Mums-to-be look away now.
I felt pretty depressed when I read this title.
My heart sunk a little more when I saw the highlighted quote “it’s the best time in history to be woman – until you get pregnant”.
Written by Mumsnet CEO Justine Roberts in the July 2014 edition of Red it was her take, not so much on motherhood itself, but the word “mum” and how, when adults talk to adults, we use if so negatively.
Her statement that “..all women, once they are mothers, are automatically syphoned into one of two groups: stay-at-home mums or working mums. In both cases, the associations are primarily bad. If you’re a stay at home mother, you’re liable to be labelled lazy, unambitious, frustrated, vapid and dull. Working mum? Try selfish, neglectful, greedy, frazzled – and probably no great shakes at your job either. The message is clear: if you’re a mum, you’re doing it wrong. Definitively.”
Who are these people that are supposedly making these statements and assumptions?
They’re not people I tend to come across and I hope I never do but a conversation recently with a very successful woman in business and a strong advocate for women’s issues shared her maternity leave experience of informing fellow party goers that she was currently a mum (choosing to not mention her career) and had them turn away to someone who was deemed more interesting: and on another occasion shared her role, explaining she was “just on maternity leave”.
Different response altogether.
My work celebrates pregnancy and supports new mums. I aim to help women feel confident and strong, to make an informed choice on how and whether to return to work, at the time and in the way that is right for them.
To empower them to be both aware of their legal rights but also their emotional needs.
To recognise that being a parent is, is many ways, the hardest and most thankless of tasks, monotonous and exhausting on some occasions, but blissfully brilliant moments later.
And to recognise that having something other than your children to talk about is vital too.
All work and no play makes Jack a dull boy can equally be, all Mum and no “You” a similar story.
Personally I enjoy most of the stories from my clients, friends and family about their little ones development. I find human behaviour, nature vs nurture and child development fascinating.
I work with women who generally do go back to work and can feel like they aren’t doing either role as well as they would like, but equally can work in supportive teams and with supportive partners who help them realise that is not the case.
For me this is simply about better education. About raising generations who value mothers and fathers equally. Who value choice and opportunities and see that a happy, healthy world requires women, just to be themselves. Mothers, non-mothers and mothers-in-waiting. Mothers not of their own offspring but hugely nurturing and warm regardless. Ambitious, introspective, extroverted, focused, creative and kind.
I work with an amazing virtual assistant who also happens to be a mum. I would be lost without her superb organisational skills and structure, honed no doubt, from having little ones to juggle her career around. The producer of my hangouts is a tech genius who simplifies the mysterious and also happens to be a mum of 4. She has developed her skills over time and now has found a work/life balance (in Lanzarote no less) which blends her personal and professional needs perfectly.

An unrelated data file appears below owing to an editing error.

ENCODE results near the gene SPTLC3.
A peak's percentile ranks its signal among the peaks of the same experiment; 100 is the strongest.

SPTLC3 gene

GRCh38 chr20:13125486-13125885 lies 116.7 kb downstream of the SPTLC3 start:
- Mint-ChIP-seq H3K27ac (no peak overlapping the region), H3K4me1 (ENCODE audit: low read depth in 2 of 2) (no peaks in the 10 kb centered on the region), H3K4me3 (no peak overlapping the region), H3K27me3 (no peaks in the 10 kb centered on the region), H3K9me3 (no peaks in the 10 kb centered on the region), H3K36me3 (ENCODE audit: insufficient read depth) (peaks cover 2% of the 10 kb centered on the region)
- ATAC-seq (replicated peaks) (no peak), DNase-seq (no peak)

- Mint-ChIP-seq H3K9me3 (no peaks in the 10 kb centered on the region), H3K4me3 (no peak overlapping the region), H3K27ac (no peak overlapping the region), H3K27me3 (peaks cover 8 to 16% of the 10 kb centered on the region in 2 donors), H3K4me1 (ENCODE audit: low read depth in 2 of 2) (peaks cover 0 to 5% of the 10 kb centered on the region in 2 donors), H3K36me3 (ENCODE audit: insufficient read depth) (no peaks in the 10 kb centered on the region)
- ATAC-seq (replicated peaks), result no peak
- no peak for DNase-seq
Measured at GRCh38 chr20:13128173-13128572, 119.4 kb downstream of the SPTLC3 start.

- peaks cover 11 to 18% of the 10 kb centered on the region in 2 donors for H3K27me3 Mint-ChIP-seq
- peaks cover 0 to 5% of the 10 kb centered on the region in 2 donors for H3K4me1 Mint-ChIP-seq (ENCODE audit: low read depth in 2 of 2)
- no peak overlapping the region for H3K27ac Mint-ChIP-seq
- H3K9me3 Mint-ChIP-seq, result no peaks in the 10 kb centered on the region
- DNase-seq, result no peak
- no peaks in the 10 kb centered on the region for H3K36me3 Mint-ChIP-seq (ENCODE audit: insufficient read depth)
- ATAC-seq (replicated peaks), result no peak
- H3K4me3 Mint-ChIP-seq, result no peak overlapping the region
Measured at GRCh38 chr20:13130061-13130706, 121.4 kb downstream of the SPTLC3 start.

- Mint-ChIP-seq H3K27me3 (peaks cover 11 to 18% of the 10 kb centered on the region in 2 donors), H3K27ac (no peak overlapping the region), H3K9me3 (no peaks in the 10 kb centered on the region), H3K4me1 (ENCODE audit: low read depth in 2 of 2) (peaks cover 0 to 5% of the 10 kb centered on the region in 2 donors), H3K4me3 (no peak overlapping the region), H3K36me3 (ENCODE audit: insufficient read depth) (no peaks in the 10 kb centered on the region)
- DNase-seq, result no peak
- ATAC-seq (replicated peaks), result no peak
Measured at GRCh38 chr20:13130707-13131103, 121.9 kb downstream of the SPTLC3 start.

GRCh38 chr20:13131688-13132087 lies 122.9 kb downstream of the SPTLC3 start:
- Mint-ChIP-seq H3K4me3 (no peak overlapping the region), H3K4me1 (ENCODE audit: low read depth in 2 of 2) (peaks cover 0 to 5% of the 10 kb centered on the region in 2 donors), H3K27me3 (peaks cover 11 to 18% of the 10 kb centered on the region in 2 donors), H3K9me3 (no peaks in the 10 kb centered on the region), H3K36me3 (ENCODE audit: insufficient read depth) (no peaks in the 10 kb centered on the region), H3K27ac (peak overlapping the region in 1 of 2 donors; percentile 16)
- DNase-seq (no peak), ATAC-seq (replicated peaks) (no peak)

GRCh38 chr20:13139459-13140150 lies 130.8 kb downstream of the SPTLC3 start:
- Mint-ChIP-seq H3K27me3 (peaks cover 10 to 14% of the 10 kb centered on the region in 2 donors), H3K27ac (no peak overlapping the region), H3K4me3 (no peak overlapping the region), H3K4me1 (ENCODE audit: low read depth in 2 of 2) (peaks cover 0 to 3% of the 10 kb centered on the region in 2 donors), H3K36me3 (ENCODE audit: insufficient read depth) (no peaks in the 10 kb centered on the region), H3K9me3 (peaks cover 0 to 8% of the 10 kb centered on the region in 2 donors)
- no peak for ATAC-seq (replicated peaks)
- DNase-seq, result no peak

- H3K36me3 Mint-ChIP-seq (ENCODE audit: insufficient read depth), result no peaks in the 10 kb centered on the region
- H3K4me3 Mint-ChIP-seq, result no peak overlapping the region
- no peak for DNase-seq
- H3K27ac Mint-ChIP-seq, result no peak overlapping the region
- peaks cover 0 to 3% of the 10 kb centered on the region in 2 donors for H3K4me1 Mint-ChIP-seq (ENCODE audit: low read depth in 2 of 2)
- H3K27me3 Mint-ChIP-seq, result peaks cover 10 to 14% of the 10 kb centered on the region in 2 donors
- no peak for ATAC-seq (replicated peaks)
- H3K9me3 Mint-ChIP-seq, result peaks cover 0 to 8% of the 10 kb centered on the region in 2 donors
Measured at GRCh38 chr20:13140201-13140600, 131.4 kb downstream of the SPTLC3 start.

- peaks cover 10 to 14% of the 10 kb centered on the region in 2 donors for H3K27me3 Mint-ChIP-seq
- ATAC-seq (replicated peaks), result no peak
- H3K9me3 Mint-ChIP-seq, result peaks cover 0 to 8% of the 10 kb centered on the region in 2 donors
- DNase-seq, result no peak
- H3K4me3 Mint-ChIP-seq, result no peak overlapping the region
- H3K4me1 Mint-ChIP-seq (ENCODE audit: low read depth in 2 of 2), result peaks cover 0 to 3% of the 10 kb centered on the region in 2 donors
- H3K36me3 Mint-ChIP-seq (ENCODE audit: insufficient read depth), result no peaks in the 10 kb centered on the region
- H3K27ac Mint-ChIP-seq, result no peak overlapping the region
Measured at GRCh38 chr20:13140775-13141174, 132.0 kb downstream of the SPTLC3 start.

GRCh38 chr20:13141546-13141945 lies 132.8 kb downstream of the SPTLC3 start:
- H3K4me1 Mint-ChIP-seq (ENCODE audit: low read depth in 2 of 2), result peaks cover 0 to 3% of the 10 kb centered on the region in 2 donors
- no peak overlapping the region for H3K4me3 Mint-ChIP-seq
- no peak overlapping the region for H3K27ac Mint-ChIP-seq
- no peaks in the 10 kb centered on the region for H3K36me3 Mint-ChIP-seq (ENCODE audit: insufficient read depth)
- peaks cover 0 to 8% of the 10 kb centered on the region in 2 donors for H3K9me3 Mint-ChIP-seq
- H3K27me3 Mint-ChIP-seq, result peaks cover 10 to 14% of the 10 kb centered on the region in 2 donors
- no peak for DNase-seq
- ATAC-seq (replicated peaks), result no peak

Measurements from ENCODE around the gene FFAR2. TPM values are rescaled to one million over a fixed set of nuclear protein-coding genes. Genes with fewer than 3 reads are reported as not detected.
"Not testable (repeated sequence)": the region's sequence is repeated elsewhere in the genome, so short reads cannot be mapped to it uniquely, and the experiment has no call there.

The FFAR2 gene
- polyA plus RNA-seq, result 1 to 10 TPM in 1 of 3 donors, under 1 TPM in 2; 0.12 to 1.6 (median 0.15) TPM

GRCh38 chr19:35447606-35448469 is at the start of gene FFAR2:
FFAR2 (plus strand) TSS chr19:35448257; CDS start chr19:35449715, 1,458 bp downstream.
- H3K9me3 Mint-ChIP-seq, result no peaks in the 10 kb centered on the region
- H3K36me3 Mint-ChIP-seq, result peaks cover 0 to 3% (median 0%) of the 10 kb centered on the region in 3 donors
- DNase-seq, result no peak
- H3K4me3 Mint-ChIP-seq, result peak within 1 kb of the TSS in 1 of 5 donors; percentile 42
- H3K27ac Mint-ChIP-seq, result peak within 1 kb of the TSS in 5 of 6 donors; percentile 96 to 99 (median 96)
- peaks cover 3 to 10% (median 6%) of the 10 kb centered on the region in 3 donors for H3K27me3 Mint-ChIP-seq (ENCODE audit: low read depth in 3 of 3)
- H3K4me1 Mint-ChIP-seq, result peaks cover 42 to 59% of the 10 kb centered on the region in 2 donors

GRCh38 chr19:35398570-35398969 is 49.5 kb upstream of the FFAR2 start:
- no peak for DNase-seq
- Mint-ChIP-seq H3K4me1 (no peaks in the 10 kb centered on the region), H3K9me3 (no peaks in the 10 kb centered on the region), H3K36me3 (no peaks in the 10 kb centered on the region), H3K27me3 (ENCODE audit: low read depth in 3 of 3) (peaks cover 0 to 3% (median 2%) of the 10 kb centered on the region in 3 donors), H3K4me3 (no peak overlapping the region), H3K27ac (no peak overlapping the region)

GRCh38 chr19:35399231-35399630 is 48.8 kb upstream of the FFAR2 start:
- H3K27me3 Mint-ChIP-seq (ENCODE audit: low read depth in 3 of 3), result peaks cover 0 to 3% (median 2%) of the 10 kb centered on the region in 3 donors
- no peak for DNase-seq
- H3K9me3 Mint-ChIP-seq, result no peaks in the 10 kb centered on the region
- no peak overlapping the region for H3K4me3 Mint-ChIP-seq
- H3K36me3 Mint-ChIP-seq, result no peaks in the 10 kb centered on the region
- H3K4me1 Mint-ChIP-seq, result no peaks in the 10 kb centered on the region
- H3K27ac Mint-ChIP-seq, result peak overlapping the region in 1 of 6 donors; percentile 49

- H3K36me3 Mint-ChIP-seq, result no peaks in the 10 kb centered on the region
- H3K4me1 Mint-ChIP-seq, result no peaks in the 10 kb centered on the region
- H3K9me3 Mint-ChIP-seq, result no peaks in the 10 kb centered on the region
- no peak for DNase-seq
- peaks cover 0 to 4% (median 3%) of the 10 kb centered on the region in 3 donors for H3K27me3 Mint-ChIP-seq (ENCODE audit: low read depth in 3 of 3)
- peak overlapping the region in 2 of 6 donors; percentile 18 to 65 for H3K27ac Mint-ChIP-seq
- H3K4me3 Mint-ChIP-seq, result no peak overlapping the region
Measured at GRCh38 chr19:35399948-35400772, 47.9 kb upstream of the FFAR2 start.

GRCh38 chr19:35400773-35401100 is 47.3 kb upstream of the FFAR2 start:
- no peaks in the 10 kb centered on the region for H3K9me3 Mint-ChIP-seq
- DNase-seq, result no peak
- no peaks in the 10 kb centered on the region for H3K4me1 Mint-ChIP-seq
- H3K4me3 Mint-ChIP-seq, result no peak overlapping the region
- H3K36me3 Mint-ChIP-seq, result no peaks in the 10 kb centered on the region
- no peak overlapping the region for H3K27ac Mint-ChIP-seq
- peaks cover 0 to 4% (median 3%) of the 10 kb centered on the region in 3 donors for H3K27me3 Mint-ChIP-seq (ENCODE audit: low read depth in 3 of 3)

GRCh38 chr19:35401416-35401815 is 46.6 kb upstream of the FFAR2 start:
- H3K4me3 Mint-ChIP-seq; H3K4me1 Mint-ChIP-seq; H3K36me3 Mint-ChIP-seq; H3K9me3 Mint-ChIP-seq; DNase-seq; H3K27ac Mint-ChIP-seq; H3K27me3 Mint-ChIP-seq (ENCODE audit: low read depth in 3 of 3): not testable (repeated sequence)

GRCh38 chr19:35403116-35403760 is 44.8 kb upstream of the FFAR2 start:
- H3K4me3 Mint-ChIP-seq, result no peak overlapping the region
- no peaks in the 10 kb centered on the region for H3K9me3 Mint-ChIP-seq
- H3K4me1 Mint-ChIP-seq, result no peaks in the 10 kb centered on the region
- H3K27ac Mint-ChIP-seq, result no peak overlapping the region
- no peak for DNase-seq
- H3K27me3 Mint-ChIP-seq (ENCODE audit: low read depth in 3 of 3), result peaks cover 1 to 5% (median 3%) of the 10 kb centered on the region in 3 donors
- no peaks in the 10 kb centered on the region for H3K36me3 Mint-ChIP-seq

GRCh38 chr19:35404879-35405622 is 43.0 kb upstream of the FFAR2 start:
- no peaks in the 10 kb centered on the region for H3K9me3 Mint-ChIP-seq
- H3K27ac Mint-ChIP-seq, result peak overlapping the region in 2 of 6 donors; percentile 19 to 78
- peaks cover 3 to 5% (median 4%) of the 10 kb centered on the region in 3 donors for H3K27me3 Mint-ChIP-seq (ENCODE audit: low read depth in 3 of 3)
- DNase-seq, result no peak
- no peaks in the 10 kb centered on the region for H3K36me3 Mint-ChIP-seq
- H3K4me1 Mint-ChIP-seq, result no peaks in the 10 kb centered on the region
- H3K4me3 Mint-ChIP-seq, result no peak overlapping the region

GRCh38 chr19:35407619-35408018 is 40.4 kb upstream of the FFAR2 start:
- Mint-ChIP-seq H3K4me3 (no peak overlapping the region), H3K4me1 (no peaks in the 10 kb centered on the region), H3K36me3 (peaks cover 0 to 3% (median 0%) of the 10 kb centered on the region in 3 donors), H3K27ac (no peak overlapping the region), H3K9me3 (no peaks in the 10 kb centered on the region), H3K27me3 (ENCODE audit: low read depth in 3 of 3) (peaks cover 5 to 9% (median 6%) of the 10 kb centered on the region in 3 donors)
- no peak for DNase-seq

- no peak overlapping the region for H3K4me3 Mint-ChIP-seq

I see friends raising their babies and look at them with awe and respect. But I know they do the same to me.
We all recognise each others strengths and gifts but I also see them growing, learning and keeping themselves abreast of current affairs, as well as the best cream for eczema or which vegetables have the most nutrients and are most easily disguised.
It’s derogatory to assume just because you talk about one aspect, you don’t know about the other. It’s also important to note that there will be times when you are more consumed by one topic or another. That your focus and needs will shift. And if you weren’t that exciting and interesting to talk to at parties before you had children you’re not suddenly going to be a magnet now, unless becoming a mum is your absolute calling – in which case you may radiate warmth and ooze confidence like never before.
When I was in the first year of my clinic business my sister, not so kindly, told me “I was boring”. And she was right. To her I was. I was all consumed by “my baby”, my new business. But as she proceeded to share the minutiae of my nephew and niece I did have moments of glazing over too. I still know she’s the best negotiator I’ve ever met. And she knows I have a multitude of skills too!
Justine ends by saying “It’s time to shake off the oppressive associations of the word “mum”. Mums are quite simply what we become when we have children, but..we fully remain all the things we were before too. And isn’t it time we celebrated both?
Justine, I agree. But I see this celebration daily.
I encourage “mums” not to succumb to any labels. To be themselves. To shine. Brightly. And to raise their sons and daughters to do the same.
If more “mums” stood up, celebrated themselves and valued their own contribution, however that translates, the negative connotations would lose their power of persuasion.
Let me know your thoughts? Have you been treated differently since you gave birth? As a mum-to-be is it something that concerns you? Love to hear from you.